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HTC: We'll negotiate with Apple over patent disputes

The company says that it's willing to come to an agreement with the iPhone maker, as long as the "the terms are fair."

Don Reisinger
Former CNET contributor Don Reisinger is a technology columnist who has covered everything from HDTVs to computers to Flowbee Haircut Systems. Besides his work with CNET, Don's work has been featured in a variety of other publications including PC World and a host of Ziff-Davis publications.
Don Reisinger
2 min read

HTC is willing to negotiate with Apple to settle the companies' patent disputes, its chief financial officer told Bloomberg.

Speaking in an interview with the news organization, HTC's Winston Yung said that his company is "open to having discussions" with Apple.

In March 2010, Apple filed a complaint with the U.S. International Trade Commission against HTC, saying the handset maker violated 10 of its mobile patents. After a protracted delay, the ITC released an initial ruling earlier this month, saying that HTC did, in fact, violate two of Apple's patents.

"HTC will vigorously fight these two remaining patents through an appeal before the ITC commissioners who make the final decision," Grace Lei, general counsel for HTC, said at the time. "This is only one step of many in these legal proceedings."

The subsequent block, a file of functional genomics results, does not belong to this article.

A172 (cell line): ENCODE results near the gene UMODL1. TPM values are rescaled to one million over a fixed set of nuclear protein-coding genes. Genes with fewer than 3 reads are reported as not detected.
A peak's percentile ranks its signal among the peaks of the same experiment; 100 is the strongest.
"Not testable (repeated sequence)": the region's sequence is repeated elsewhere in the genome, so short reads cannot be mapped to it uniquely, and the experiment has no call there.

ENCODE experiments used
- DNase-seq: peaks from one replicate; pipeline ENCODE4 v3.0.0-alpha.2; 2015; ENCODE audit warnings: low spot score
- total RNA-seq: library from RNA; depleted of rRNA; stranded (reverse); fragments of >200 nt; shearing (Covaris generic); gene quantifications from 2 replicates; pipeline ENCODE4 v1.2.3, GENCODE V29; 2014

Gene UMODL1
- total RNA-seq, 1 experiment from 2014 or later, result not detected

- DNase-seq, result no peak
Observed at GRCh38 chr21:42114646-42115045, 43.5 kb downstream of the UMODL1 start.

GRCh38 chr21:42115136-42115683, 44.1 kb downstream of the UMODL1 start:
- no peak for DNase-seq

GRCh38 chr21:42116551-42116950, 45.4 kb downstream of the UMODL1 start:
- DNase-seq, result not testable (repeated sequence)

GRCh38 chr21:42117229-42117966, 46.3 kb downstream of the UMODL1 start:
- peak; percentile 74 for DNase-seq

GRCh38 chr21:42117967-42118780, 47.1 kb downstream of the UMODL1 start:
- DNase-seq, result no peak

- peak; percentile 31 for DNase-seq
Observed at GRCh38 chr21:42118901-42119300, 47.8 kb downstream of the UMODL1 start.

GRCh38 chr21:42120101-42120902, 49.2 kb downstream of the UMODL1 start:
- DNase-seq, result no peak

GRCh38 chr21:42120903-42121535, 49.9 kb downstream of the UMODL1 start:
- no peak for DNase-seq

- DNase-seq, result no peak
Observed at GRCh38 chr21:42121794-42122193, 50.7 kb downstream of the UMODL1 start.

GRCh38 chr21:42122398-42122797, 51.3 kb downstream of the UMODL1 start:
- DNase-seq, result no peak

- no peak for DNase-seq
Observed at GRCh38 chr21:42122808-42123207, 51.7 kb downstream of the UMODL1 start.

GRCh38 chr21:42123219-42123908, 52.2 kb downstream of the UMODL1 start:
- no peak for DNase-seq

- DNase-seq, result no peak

That ruling followed a similar loss by Apple just a couple weeks earlier. On July 1, the ITC made an initial determination that Apple violated two patents owned by S3 Graphics, a company that, at the time, was completely independent. Just a few days later, HTC announced its acquisition of S3 Graphics for $300 million, due mainly to its patent portfolio and that ruling.

So with both companies owning a pair of patents that the other has allegedly infringed, things appear to be at a standstill. However, the ITC has the right to bring both cases before its six-person panel to review the initial rulings and make a final determination.

But perhaps HTC doesn't want it to get that far. Speaking to Bloomberg, Yung said that any resolution is on the table, as long as it makes good sense.

"We are open to all sorts of solutions, as long as the solution and the terms are fair and reasonable," Yung told Bloomberg.

For its part, Apple hasn't commented on HTC's willingness to negotiate, and the company did not immediately respond to CNET's request for comment.